* Fast means no food or calorie-containing beverages. You can and should drink water during fasting, but, any drink that is more than 50 calories is not allowed. Other allowed drinks include unsweetened teas and coffee, as well as infusions like lemon water.
Lastly, let’s review the intermittent fasting pros and cons before we dive into the Intermittent Fasting How To Guide.
Intermittent Fasting Pros And Cons
The health benefits of intermittent fasting and the science behind the diet are becoming more widely known. These are the pros and cons that we have experienced first hand.
- Higher functioning body and mind
- Control over hunger
- Encourages consistent sleep schedule
- Simplified day
- Weight management
- Hunger in the morning and at night
- Eating the same amount of food in a shorter time requires your appetite to adjust
- Falling asleep is hard if you’re hungry
- The eating schedule doesn’t match that of the general population
So, that last point is the only one that is a “con.” The other points, about hunger and the feeling of stuffing yourself during the day, aren’t permanent. Instead, once you start intermittent fasting, they go away rather quickly. For us, within a month.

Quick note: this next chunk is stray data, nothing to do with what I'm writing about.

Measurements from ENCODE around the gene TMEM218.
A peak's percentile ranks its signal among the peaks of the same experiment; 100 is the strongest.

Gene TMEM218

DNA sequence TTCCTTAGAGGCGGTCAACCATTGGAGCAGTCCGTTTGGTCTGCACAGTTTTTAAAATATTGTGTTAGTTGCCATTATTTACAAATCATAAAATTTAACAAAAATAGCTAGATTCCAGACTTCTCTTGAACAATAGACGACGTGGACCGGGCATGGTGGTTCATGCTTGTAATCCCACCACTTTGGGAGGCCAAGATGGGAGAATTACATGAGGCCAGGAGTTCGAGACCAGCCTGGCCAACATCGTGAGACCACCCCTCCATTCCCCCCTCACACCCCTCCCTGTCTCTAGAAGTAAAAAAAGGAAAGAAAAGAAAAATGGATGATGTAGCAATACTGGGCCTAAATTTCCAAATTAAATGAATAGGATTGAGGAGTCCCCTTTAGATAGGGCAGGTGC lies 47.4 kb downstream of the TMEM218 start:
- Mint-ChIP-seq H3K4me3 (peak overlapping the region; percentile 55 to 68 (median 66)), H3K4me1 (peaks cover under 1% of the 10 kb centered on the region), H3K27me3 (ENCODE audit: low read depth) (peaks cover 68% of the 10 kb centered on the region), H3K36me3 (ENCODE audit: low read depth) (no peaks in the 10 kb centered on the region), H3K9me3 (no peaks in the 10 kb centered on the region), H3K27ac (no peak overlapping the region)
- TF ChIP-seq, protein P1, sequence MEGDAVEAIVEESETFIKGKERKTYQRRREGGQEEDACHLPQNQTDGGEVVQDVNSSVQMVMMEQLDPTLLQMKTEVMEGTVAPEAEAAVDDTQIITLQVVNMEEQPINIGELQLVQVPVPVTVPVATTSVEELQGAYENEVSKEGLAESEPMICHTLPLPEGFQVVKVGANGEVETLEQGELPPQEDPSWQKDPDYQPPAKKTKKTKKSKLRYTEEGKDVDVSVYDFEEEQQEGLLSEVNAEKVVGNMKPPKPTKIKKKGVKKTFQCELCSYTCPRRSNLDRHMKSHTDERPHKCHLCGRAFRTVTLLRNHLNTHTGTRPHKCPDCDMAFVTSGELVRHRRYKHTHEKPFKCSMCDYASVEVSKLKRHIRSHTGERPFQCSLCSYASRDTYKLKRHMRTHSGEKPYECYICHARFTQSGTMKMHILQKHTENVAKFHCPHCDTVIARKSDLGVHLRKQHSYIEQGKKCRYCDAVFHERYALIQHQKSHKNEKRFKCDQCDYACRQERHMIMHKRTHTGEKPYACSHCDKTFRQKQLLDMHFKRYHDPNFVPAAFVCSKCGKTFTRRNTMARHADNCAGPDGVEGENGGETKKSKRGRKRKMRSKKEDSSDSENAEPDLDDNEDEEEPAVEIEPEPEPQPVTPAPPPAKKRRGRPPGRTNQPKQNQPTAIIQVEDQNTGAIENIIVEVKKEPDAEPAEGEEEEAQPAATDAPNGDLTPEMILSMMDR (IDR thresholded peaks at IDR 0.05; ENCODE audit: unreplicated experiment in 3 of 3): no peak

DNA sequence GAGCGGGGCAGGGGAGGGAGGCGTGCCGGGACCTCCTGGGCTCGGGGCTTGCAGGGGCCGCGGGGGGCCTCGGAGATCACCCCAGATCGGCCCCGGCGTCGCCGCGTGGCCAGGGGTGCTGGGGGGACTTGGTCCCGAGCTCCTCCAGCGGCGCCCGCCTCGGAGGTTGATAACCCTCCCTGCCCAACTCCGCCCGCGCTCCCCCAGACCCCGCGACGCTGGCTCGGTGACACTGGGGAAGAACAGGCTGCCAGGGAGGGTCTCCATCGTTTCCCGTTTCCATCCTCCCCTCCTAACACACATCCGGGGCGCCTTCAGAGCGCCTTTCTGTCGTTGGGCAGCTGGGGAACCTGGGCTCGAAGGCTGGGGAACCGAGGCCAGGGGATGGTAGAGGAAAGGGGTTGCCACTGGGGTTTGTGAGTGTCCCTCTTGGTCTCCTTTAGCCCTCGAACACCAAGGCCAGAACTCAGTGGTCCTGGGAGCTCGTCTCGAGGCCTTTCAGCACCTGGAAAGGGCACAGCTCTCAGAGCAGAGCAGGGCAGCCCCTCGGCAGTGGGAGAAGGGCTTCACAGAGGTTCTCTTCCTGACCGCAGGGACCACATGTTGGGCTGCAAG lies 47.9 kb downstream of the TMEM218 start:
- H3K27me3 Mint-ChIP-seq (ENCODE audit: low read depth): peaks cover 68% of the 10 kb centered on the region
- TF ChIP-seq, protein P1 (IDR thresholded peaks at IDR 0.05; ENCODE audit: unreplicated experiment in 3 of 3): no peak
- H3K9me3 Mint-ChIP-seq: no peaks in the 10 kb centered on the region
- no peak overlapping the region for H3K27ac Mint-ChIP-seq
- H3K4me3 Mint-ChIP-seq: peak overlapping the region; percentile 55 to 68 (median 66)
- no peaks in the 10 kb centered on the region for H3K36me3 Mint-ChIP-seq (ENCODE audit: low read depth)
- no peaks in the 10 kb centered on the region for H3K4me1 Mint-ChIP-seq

Unfortunately, you will always have to deal with not eating breakfast or dinner when most people do. But you can plan and do your best.
For example, I was recently on an ice fishing trip with twelve guys. We had to eat breakfast before the fish bite, and that starts at sunrise. Instead of eating at 6 AM with the rest of the guys, I enjoyed a coffee while they ate, and packed food to eat later on the ice.
intermittent fasting how to guide
The Intermittent Fasting How To Guide is a step-by-step plan to transition from your current eating schedule to intermittent fasting. We’ll start with advice to help you set the right intentions for intermittent fasting.
Disclaimer: Intermittent fasting controls when you eat, not what you eat. The healthier your diet, the better your results. If you’re taking any medications or have diabetes, low blood pressure, are pregnant, or have a history of an eating disorder, consult your doctor before starting intermittent fasting.
Step 1: Check Your Intentions
1.1 – You’re committed for the long(ish) term